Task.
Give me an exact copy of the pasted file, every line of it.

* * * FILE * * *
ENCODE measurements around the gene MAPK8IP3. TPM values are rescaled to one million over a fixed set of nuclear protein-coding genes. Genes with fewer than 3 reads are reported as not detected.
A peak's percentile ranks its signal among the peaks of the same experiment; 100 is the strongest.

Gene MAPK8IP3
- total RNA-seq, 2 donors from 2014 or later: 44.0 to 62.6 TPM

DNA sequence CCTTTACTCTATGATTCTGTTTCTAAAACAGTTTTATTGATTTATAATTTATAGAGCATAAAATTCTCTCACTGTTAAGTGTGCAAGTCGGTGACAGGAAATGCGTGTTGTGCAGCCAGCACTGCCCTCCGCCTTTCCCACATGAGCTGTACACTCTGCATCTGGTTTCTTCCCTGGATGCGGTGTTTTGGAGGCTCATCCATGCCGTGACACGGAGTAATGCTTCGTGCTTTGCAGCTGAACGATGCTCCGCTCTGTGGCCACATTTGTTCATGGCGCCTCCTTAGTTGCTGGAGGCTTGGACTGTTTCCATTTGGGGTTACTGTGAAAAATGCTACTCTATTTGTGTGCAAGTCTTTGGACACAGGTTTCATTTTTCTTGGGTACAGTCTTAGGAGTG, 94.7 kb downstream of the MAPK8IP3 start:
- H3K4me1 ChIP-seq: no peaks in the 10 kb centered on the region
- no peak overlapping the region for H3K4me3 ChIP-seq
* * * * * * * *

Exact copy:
ENCODE measurements around the gene MAPK8IP3. TPM values are rescaled to one million over a fixed set of nuclear protein-coding genes. Genes with fewer than 3 reads are reported as not detected.
A peak's percentile ranks its signal among the peaks of the same experiment; 100 is the strongest.

Gene MAPK8IP3
- total RNA-seq, 2 donors from 2014 or later: 44.0 to 62.6 TPM

DNA sequence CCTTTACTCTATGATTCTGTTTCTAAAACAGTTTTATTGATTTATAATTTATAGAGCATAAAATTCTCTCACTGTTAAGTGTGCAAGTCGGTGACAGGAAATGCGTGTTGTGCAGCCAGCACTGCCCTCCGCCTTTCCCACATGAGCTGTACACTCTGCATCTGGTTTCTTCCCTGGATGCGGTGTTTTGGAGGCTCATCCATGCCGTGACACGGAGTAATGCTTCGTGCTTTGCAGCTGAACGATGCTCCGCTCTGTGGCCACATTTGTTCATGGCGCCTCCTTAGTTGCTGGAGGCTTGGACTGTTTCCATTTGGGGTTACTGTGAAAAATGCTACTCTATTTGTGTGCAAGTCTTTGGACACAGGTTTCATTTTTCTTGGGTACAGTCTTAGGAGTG, 94.7 kb downstream of the MAPK8IP3 start:
- H3K4me1 ChIP-seq: no peaks in the 10 kb centered on the region
- no peak overlapping the region for H3K4me3 ChIP-seq